Still in shock and still having been crying continuously since I first held our baby; my eyes were puffy, swollen and tender.  The area just under my eyes were sensitive and rubbed raw from continuously wiping tears away.

The sun was just coming up, and we still hadn't gone to sleep for the night yet.  Kurt offered a word of prayer before we would lie down and try to sleep.

"We can do this, right?"  I asked.  "Yes, we can.  We don't really have a choice."  He was right.  We didn't have a choice.


Carpenter's said...

I remember having those same feelings with Graycee! I didn't want to look at her at first. Your mind plays games on you. I tell you this to let you know you aren't the only one!

Alicia said...

Your feelings sound completely and totally appropriate. You were both in shock. Shock is a real thing and part of the grieving process. It is natural to feel grief to know your son has DS. You imagined he would be born healthy, perfect, like all your other children. It is very sad, and very discouraging and heartbreaking. I think your feelings are spot on. If you had felt anything else, I would have thought you were kidding yourselves. I am so sorry that you had to experience those feelings. That would be so difficult. I hope that you'll never let yourself feel guilty to feel those feelings. They are completely natural and right. Once when I was grieving over a miscarriage, I felt like I couldn't allow myself to cry because so many other women experience the same thing and more times than I have and so how could I be a cry baby? One of my wise friends said to me, "If you don't grieve now, you will grieve later." And the tears just fell and fell and it was so healthy and good for me. My mother says of my handicapped brother: "Every time there is a milestone, like high school graduation, missionary farewells, marriages of my other children, I grieve for my son Josh who won't experience those things. I cry and let the emotions come out. But then I think of the feelings that I have with Josh that I don't have with my other children, the good feelings. How I raised him, how despite all his challenges, I helped him learn and grow. And I am so grateful for all the good things I have because I got to bring him home from the hospital as a baby." (My brother wasn't supposed to live, that's why she says bring home from the hospital). I love your writing. You are amazing.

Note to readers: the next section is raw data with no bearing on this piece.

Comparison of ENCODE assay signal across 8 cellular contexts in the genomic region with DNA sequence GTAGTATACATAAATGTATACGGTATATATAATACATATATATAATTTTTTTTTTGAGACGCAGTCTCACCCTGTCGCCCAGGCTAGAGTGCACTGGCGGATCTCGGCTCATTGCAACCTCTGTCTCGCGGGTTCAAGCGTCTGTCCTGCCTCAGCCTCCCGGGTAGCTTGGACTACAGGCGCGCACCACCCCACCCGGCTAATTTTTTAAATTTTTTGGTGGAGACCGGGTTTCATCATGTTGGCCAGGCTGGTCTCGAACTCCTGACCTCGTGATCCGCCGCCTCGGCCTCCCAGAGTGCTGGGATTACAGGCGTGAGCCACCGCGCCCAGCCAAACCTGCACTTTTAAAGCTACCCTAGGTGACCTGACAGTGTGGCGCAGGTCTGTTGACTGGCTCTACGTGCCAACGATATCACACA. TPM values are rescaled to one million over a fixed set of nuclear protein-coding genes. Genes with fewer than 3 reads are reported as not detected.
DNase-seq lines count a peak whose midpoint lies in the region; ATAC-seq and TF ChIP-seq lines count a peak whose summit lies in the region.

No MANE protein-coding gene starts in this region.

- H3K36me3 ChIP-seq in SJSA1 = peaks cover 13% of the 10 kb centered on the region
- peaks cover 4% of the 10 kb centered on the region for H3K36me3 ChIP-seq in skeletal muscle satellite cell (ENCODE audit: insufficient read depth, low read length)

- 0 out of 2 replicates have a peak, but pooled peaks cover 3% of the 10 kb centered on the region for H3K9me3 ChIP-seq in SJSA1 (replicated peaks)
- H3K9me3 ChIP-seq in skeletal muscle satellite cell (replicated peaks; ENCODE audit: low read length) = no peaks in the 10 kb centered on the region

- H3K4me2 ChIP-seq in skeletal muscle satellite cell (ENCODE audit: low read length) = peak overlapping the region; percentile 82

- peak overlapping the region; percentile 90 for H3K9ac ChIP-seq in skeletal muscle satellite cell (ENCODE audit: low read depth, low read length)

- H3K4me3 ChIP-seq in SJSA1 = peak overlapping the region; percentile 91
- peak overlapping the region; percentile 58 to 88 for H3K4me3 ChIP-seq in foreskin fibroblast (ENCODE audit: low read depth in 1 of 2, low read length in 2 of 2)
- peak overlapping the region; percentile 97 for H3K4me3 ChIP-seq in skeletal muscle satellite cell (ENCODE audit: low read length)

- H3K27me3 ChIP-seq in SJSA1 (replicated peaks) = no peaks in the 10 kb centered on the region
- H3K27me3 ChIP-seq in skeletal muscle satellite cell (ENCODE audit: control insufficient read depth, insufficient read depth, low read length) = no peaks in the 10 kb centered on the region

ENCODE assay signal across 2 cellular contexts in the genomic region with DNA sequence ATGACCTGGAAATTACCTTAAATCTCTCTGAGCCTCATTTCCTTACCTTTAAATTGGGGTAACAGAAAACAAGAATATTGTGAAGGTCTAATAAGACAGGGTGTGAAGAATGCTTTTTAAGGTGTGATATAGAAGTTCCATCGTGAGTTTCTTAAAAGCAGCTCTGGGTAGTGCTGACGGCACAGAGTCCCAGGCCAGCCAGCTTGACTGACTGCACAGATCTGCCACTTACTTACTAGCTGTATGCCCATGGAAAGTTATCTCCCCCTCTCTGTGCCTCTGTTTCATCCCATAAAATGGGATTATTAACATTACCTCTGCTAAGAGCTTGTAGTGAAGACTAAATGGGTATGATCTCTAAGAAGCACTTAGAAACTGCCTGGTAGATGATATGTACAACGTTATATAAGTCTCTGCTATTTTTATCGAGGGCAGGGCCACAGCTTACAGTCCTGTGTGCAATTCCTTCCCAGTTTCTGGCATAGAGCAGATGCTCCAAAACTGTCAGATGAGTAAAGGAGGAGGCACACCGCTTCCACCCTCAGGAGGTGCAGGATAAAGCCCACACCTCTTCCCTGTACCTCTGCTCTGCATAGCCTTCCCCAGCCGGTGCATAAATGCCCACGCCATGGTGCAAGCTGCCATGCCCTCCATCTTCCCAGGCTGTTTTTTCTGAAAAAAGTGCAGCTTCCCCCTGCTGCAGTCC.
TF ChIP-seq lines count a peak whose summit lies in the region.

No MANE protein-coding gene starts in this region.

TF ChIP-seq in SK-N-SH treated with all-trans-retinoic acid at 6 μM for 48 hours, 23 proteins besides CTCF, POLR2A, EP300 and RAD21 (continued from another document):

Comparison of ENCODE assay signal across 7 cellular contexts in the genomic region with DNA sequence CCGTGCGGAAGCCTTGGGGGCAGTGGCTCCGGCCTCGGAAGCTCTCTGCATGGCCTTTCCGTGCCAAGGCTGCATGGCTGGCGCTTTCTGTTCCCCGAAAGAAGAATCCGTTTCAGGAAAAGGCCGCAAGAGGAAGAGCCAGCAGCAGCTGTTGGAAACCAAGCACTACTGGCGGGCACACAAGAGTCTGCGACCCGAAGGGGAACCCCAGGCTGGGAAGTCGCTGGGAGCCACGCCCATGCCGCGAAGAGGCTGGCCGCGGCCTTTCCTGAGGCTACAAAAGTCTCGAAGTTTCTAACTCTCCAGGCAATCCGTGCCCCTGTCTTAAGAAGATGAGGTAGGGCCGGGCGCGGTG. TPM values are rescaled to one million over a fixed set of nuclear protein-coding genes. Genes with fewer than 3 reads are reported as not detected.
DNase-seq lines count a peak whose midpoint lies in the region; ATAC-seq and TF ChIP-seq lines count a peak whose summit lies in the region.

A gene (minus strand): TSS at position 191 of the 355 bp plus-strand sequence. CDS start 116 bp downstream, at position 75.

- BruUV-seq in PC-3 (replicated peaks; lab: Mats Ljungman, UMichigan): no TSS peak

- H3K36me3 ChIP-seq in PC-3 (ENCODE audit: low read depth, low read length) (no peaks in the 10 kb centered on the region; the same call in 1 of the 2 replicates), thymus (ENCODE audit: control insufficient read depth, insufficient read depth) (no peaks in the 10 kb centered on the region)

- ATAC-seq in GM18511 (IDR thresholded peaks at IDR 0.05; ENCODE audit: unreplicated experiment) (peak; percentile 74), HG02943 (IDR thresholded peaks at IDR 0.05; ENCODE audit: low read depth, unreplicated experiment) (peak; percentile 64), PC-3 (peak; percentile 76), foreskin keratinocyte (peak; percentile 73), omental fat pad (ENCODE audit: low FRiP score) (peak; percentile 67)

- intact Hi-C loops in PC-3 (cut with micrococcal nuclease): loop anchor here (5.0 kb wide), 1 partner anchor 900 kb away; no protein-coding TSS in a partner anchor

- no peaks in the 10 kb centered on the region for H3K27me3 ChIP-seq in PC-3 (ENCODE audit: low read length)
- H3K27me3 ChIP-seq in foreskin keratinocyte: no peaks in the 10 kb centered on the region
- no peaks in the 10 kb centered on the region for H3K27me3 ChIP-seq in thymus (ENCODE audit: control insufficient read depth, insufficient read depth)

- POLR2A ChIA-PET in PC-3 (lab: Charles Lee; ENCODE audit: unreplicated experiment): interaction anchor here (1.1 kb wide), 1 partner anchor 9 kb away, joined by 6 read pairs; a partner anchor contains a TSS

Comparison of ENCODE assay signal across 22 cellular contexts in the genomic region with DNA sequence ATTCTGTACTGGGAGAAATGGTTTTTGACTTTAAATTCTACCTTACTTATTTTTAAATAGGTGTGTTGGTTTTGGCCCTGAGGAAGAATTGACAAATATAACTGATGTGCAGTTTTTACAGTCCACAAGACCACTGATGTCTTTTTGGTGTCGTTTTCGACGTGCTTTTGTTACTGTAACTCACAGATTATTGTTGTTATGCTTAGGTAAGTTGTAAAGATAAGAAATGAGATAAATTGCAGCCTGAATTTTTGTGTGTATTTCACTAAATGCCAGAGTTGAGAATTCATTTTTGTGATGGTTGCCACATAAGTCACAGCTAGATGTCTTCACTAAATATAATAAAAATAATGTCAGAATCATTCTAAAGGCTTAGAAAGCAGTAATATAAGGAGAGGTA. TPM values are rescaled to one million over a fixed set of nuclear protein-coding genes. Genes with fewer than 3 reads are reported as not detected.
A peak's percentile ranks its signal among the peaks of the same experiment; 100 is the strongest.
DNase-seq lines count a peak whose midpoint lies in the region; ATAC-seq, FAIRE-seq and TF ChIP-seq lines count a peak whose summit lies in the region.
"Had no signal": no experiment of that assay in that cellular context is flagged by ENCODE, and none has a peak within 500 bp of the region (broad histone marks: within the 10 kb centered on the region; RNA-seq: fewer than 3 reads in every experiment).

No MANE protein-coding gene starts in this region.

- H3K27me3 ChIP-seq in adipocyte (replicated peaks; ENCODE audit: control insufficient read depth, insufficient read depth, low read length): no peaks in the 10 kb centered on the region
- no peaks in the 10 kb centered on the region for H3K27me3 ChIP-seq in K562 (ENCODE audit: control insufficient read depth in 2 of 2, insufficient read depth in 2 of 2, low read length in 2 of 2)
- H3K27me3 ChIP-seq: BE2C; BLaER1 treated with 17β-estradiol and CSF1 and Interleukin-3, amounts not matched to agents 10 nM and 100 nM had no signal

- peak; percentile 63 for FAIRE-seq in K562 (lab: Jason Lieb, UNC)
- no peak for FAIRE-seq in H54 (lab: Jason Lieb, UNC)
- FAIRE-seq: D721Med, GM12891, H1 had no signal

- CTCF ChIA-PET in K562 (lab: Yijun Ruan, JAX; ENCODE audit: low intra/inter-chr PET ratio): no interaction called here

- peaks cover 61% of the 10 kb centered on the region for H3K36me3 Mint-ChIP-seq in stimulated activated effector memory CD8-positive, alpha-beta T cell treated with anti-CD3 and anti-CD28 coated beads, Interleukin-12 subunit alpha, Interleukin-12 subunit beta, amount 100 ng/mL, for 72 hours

Alicia said...

Having a baby in the NICU is so hard. When our 2nd, Timmy was in the NICU, we were visiting him up in Spokane and then driving back to Kennewick (2 hours away) where my mom was watching our oldest, Glo. I remember feeling guilty to be with Glo when I wasn't with Timmy and visa versa. Sometimes, I didn't have the strength to visit Timmy in the NICU. The night before Timmy's surgery, Brandon gave him a private, name and a blessing in case he didn't survive the surgery. I didn't go. I wanted to be there, but I didn't have the strength emotionally or physically. My legs were so swollen from giving birth and the walk down the long hallways of the hospital was by itself, overwhelming. Let alone being completely terrified. All I could do was sit on the bed and stare at the wall in the hotel. These children we have can do things to our hearts that I never imagined. My mother-in-law always says a baby is like a mother's heart walking around on legs.